Heat transfer of hot metal immersed in water

  • #1
if you plunge a hot metal (like wire) into water, the water temperature obviously increases. I wonder what kind of heat transfer occurs between the metal and the water.
it clearly doesn't seem like convection or radiation. But I am not so sure if conduction is the right one cos it is usually explained in the context of two solids in contact.

can anyone explain in detail how the heat is transferred from the hot metal to water?
and also whether the rate of transfer depends on the temperature difference.

Answers and Replies

  • #2
It's conduction you're looking for.

I'd also point out that if the water temperature is above that of the metal then the water temperature will decrease.
  • #3
Conduction at first, but if the metal is sufficiently hot, then I believe a layer of water vapor can form between both. And it would seem to me that this layer could well allow convection and maybe also radiation.
  • #4
Shouldn't there always some heat transfer in the form of radiation? Although I assume it's negligible in the context. I mean, don't we have from Stefan-Boltzmann's law that radiated power is something like P= k * sigma * T^4, where 0<k<1 is a constant describing how close to a perfect black body the rod is?

And also (which I think was in part what the original question was about), how is the conduction happening in detail? Is it something like that the outer atoms in the metal rod "give away" thermal energy to the surrounding water molecules until they are in equilibrium (also, thermal energy is transported from the inner parts of the rod to the surface)? Can one think of the transfer of thermal energy from the rod to the water as collisions between surface atoms in the rod and water molecules? (Note that all this is assuming that the water is at a lower temperature than the rod.)
  • #5
At the wall there is always pure conduction due to the no slip boundary condition. The process can be described as kloptok put it.

Free convection can happen outside of that layer due to buoyancy forces. Radiation is always in play as well.
  • #6
Agree with kloptok and MrMatt2532. Where there is a fluid (gas or liquid), there will be some degree of convection. And radiation is always a factor, through the flux may be comparatively negligible unless the wire is red hot or hotter.
  • #7
The atoms and electrons in the hot metal are moving with a higher energy than the water molecules. When a water molecule bounces off the metal, it will generally bounce off with a higher energy than it had before the collision, while the metal atom that it hit will be left with less energy. This is the way that energy is transferred from the metal to the water, raising the temperature of the water, and lowering the temperature of the metal. If there was no gravity, and the water was not raised to its boiling point, then there would just be a diffusion of heat as each heated water molecule then lost energy when it collides with another water molecule farther from the metal, heating the water further away from the metal. That will be conduction. If there is gravity downward, the heated water will also rise away from the metal (if the face of the metal is not vertical) and cooler water will rush into cool the metal even more effectively. That will be convection. if the water is heated so quickly that it vaporizes, there will be bubbles of steam forming, which then will lose energy to the liquid water. The bubbles may be totally condensed before they reach the surface of the water, and all their heat goes back into the water. If the water is at its boiling point, the bubbles will not condense and steam will come off the surface of the water, carrying heat away from the water, and you will see the water boil.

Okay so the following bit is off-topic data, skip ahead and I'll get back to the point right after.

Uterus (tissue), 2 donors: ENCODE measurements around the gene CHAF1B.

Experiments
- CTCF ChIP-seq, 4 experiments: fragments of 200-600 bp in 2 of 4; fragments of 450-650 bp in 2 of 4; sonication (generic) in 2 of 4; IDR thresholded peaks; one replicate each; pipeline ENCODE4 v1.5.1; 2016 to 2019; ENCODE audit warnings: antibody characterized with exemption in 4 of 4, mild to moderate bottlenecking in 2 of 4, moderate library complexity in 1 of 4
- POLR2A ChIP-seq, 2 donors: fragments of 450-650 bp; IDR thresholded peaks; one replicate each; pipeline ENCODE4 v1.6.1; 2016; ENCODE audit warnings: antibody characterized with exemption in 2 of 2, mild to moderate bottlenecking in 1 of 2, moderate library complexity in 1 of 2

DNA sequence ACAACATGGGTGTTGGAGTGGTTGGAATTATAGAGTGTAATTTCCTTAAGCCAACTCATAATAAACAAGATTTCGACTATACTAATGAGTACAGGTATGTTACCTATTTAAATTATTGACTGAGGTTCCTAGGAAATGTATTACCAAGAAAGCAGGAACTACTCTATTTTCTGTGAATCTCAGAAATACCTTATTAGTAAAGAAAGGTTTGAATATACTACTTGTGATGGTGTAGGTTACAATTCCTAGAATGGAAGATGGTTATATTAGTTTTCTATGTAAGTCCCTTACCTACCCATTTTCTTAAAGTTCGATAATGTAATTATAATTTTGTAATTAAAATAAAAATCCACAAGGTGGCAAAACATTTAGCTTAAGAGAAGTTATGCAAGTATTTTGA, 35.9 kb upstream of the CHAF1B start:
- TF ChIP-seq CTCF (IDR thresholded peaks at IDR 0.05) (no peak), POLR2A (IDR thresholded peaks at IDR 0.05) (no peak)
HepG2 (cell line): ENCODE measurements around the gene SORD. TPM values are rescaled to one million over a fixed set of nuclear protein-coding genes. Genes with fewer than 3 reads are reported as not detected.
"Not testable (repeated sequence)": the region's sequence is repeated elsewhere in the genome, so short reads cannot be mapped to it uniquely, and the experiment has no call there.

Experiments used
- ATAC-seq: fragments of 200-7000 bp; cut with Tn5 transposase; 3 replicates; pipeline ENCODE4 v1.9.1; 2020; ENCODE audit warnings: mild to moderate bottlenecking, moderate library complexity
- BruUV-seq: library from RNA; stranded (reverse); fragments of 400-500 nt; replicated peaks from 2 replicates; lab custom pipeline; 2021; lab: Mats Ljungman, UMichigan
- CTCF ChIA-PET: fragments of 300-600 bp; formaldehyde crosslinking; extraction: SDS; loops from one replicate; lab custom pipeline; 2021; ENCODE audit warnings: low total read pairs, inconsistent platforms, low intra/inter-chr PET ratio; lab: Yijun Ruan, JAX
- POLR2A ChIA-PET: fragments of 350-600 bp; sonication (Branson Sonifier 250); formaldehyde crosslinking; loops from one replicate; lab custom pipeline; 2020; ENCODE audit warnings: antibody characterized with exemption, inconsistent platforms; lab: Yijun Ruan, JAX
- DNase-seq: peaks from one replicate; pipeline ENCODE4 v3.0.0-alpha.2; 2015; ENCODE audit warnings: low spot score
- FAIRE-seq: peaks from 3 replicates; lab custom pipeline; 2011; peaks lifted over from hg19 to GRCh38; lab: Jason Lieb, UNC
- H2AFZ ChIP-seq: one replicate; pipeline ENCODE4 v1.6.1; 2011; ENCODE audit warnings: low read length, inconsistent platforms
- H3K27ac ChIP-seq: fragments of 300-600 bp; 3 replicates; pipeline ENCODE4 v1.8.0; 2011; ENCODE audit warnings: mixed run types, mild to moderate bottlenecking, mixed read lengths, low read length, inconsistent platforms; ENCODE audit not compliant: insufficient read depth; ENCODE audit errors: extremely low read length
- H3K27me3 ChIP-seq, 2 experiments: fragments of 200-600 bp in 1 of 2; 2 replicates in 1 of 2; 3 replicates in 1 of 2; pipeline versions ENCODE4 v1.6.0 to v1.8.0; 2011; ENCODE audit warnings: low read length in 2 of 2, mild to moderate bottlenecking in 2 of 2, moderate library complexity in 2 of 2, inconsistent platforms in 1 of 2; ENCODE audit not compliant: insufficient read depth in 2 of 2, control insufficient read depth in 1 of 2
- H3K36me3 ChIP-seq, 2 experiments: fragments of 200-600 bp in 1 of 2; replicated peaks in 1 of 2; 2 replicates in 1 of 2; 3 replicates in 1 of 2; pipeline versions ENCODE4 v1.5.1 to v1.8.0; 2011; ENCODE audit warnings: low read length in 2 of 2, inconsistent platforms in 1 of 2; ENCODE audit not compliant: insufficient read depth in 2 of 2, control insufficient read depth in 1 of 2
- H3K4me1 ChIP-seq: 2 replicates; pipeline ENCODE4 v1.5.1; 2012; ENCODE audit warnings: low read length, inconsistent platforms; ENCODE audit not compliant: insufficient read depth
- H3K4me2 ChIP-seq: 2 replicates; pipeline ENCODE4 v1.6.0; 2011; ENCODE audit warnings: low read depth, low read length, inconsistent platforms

There will be thermal (mostly infra-red) radiation from the metal that is absorbed by the water, and thermal radiation from the water that is absorbed by the metal. If the water is cooler, the metal will not absorb as much radiation as it emits and it will cool down. The water will absorb more than it emits, and it will heat up. But the amount of energy transferred this way will probably be much smaller than the mechanism mentioned above.

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